Craig Seymour's journey through male strip clubs could have a downbeat and depressing feel to it. Instead, he shows us the sweat, dollar bills, and butt cracks of young American men looking empowered and joyful.
Seymour is a Chicago-based writer-photographer. His photos have appeared in numerous national and international publications, including The Washington Post, France's Têtu Men, and Brazil's A Capa and Junior, among others. He has published many photo books of his work, including the book that the photos in this portfolio are sourced from: American Boys: A Strip Club Diary, which filmmaker John Waters called a “lovely smut collection.” In 2011 he was named an “emerging artist” by the Leslie-Lohman Museum of Gay and Lesbian Art.
Craig is an associate professor of journalism at Northern Illinois University and holds a Ph.D. from the University of Maryland at College Park. For more information see his website, CraigSeymour.com.
XL, Providence, R.I., 2007
The Advocate: Everyone wants to see young, attractive guys dancing and stripping, but besides those obvious reasons, was there something in particular that attracted you to this as subject matter for photographs? Craig Seymour: The first gay club I ever went to was a strip club. So I’ve always been fascinated by strip clubs because they were the first places where I felt safe to express my desire for other guys. My photography is an extension of that fascination.
When I started the American Boys project, I was strongly influenced by three photographers: Daidō Moriyama and his “are-bure-boke” (grainy, blurry, out-of focus) aesthetic; William Klein and his dynamic look at city life, Life Is Good and Good for Youin New York; and Robert Frank and his study of U.S. culture in the ‘50s, The Americans. (The title, American Boys, is a nod to Frank, and the cover is a reference to his famous photo, Parade - Hoboken, New Jersey, 1955.) These influences helped me find a visual language for exploring a subject that I was passionate about.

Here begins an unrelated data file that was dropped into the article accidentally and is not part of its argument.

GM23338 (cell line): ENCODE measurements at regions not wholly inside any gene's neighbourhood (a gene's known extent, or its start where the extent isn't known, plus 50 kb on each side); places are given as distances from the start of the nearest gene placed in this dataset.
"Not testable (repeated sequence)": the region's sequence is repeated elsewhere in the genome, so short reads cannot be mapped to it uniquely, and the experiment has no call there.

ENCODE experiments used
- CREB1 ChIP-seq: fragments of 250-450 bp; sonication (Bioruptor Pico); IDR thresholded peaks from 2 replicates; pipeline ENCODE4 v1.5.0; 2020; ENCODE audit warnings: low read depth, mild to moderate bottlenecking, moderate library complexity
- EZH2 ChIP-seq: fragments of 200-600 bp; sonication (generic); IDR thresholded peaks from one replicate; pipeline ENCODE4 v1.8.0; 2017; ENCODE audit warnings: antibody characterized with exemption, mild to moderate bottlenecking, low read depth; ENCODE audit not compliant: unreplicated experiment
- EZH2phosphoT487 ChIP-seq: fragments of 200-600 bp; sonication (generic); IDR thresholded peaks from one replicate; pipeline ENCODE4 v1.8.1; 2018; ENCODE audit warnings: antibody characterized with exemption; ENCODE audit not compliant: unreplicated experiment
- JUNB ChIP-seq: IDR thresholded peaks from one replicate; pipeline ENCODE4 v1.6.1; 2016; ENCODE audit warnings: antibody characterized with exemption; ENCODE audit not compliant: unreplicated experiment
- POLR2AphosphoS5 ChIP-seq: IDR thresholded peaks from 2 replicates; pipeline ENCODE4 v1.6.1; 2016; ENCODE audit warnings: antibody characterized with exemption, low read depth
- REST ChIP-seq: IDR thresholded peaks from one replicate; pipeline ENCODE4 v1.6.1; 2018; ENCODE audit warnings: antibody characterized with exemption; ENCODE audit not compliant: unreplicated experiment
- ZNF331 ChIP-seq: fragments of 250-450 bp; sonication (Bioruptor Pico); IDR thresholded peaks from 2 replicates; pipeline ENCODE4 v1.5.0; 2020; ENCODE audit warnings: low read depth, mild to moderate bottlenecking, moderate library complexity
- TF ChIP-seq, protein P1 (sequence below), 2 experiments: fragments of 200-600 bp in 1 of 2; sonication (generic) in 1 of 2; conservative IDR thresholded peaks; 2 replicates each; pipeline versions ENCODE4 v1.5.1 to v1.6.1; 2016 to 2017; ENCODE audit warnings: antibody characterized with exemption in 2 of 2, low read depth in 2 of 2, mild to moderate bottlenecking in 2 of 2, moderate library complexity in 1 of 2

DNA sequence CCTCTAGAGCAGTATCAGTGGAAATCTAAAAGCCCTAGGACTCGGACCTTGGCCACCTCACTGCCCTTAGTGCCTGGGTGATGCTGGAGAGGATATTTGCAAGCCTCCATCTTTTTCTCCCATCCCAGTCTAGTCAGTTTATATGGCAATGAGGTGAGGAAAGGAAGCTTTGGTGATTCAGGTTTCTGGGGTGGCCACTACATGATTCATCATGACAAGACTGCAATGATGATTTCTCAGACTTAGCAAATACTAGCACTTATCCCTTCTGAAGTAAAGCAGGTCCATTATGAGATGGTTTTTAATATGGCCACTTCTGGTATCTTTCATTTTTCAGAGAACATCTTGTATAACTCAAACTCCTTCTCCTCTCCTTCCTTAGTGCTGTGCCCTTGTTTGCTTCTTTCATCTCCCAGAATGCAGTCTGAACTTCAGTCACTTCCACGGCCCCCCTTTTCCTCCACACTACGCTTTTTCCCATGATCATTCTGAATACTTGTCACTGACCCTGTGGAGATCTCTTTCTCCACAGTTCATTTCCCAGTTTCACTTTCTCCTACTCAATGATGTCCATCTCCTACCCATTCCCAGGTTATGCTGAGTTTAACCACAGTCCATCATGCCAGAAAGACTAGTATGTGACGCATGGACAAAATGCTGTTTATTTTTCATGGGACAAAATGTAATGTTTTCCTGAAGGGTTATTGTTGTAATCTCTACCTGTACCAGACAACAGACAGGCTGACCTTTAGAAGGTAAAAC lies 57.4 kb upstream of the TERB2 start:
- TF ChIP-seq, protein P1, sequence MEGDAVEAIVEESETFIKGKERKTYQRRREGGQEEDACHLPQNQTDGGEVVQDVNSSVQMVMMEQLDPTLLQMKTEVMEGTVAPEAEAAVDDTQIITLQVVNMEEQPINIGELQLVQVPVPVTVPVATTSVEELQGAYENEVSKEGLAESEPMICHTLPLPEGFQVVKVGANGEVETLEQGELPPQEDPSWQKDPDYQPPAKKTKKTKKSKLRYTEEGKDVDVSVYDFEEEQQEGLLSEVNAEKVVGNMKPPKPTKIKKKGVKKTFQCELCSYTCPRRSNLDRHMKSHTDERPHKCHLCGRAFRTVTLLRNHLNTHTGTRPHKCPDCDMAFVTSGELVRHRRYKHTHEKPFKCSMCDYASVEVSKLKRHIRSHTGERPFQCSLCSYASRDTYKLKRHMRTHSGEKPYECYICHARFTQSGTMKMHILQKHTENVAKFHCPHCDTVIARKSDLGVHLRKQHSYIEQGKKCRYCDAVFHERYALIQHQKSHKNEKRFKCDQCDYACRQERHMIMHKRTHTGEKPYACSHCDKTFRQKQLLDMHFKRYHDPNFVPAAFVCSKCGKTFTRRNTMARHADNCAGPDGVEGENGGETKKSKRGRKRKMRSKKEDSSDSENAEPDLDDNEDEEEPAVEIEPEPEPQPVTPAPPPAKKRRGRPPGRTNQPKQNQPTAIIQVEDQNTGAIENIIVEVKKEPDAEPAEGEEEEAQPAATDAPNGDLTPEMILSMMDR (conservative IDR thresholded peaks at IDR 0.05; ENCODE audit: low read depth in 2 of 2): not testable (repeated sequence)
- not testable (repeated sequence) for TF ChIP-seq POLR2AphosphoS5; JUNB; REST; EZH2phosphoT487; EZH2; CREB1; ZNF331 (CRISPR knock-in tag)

Strippers and cameras seem like a combustible combination. How does holding a camera in a strip club change your experience as an onlooker? I don’t think that taking photos at a strip club changes my experience as an onlooker. If anything, it’s an extension of the experience, and that’s exactly what I want it to be. I want my photographs to represent my subjective experience of the strip clubs.
I think it’s really crucial to document gay sexual spaces like strip clubs. These spaces are culturally important to our history as gay men. Yet, even today, they are extremely vulnerable to police persecution and moralistic laws and zoning ordinances. I want my photographs to stand as a visual document of these strip clubs at this moment in time, in the same way that Alvin Baltrop’s work shows us what it was like to live and love along the New York City piers in the ’70s and ’80s.
We don’t want to pry, but did you have the opportunity to be with the guys in a more personal way? If so, what stands out to you about the personalities of strip club dancers? Was there anything unexpected in your contact with them? My dealings with various strippers over the years have involved all sorts of odd combinations of sex, romance, and friendship that are hard to describe because they fall so outside of the boundaries of how society generally defines “relationships.” One of the things I like best about the strip clubs is that they allow me to get to know a range of different guys that I probably wouldn’t have the opportunity to meet any other way. This is one of the factors that keeps me coming back. Some people like to spend their free time having brunch with friends; I like to hang out with barely legal “trade” at strip clubs. But as my friend, the late poet Essex Hemphill, once wrote, “Do not feel shame for how I live / I chose this tribe of warriors and outlaws.”